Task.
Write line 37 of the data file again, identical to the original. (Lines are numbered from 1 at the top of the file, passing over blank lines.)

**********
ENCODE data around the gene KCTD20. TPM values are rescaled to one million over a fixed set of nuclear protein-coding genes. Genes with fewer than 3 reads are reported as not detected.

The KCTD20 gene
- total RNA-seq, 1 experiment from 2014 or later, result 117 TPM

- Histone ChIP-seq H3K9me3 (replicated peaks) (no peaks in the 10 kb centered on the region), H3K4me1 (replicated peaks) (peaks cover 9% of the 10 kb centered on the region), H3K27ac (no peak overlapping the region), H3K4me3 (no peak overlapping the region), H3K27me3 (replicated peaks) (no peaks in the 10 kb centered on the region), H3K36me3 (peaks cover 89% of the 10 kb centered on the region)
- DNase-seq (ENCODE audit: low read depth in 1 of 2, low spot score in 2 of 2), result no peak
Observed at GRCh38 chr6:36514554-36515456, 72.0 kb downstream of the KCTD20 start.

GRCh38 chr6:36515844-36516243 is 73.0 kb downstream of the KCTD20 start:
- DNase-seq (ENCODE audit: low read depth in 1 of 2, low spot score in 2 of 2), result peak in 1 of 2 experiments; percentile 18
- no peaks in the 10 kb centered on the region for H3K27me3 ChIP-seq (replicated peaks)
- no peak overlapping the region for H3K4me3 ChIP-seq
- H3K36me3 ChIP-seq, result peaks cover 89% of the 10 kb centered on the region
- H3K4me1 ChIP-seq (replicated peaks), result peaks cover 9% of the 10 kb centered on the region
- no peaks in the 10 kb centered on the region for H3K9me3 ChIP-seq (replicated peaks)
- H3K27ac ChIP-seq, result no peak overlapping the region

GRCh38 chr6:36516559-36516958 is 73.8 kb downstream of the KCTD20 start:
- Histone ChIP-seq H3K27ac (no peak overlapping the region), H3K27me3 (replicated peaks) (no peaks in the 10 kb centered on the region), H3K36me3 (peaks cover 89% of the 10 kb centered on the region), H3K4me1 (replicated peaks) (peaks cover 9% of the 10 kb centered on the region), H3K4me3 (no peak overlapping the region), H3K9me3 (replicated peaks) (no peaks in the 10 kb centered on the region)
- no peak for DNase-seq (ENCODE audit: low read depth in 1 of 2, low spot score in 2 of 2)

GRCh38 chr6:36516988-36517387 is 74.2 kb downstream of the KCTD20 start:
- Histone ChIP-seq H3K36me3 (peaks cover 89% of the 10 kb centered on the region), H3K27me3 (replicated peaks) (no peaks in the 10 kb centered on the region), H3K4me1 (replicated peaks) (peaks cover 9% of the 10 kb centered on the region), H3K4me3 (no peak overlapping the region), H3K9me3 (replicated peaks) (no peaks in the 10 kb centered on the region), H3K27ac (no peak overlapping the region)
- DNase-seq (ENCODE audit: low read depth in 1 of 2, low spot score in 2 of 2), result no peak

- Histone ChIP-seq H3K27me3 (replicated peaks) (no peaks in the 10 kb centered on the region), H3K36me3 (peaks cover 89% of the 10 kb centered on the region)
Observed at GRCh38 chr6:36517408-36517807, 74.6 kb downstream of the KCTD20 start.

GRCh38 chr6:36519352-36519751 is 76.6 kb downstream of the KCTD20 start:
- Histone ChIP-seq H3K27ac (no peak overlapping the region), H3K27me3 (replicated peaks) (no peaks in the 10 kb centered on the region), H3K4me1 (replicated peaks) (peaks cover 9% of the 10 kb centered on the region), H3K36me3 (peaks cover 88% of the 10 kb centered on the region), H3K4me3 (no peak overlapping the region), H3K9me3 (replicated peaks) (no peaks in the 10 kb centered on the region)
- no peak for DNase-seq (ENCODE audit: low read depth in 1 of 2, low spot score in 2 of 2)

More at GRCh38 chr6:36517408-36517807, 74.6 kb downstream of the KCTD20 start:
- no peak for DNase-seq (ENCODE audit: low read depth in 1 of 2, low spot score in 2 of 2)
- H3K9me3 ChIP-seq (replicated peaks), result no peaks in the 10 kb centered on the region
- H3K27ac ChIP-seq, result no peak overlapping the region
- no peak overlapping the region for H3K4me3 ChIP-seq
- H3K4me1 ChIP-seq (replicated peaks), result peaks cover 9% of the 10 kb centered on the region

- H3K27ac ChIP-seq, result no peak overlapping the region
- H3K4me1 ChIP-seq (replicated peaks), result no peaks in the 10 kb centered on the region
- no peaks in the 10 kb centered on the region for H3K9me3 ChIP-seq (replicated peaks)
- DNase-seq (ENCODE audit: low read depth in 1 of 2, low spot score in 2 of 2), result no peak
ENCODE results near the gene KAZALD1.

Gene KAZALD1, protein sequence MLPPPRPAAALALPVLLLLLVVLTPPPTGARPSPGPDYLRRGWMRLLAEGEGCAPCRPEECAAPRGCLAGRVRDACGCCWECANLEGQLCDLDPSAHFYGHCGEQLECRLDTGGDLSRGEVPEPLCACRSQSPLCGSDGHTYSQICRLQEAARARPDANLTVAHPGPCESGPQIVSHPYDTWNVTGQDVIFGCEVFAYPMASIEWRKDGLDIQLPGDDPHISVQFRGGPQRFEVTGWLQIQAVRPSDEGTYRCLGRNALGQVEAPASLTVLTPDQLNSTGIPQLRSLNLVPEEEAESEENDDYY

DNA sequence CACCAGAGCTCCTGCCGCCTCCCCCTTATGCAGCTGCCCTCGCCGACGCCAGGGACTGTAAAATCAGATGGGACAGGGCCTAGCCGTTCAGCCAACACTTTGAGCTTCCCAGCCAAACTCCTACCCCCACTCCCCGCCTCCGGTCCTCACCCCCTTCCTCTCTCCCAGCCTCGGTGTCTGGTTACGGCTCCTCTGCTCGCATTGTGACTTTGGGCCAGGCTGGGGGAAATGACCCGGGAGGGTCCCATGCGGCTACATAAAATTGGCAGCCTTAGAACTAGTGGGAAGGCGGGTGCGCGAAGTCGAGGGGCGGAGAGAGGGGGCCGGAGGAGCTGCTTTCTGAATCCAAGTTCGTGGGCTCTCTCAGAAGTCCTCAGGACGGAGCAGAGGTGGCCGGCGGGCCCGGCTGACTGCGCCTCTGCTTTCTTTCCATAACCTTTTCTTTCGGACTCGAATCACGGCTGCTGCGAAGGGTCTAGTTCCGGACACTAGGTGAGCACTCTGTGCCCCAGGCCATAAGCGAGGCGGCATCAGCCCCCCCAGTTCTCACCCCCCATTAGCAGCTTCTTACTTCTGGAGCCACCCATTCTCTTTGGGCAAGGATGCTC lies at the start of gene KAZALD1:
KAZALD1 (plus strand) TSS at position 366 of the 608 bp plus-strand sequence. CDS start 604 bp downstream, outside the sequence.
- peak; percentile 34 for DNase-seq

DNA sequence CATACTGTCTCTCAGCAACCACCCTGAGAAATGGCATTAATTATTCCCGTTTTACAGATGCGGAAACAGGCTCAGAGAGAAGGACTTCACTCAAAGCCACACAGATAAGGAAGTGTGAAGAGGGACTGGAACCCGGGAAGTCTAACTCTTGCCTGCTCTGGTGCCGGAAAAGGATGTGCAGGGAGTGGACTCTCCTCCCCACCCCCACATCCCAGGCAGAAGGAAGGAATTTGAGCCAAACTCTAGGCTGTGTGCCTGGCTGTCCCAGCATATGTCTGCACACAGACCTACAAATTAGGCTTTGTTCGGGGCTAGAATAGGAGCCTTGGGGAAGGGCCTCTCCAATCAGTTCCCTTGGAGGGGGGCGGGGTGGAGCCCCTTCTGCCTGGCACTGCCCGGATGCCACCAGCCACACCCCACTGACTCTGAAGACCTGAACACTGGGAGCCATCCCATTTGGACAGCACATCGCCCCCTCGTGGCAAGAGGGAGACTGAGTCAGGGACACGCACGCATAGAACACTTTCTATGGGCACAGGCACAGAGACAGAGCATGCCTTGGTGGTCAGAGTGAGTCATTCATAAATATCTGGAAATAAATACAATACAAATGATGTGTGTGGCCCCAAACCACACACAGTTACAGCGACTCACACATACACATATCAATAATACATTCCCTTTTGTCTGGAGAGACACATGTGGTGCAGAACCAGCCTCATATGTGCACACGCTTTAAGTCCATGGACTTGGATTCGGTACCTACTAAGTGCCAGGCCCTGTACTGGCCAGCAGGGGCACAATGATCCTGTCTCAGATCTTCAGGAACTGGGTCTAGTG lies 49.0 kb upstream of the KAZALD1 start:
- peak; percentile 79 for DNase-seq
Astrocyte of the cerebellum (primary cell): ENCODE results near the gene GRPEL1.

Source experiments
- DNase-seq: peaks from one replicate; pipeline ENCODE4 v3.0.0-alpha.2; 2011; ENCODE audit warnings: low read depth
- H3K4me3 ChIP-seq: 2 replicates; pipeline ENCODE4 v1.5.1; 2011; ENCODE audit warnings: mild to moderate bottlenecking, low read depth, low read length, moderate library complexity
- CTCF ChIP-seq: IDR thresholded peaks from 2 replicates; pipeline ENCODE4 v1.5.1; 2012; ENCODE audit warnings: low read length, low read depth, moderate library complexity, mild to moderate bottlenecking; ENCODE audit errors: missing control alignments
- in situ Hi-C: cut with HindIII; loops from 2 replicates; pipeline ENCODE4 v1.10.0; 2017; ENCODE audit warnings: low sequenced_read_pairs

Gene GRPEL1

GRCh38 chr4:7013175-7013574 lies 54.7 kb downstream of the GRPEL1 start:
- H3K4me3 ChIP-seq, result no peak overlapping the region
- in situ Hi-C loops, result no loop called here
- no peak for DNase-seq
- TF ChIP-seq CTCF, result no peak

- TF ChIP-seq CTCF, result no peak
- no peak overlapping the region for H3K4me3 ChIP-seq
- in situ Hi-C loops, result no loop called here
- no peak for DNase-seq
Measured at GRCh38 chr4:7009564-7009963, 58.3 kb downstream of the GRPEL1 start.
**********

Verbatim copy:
Gene KAZALD1, protein sequence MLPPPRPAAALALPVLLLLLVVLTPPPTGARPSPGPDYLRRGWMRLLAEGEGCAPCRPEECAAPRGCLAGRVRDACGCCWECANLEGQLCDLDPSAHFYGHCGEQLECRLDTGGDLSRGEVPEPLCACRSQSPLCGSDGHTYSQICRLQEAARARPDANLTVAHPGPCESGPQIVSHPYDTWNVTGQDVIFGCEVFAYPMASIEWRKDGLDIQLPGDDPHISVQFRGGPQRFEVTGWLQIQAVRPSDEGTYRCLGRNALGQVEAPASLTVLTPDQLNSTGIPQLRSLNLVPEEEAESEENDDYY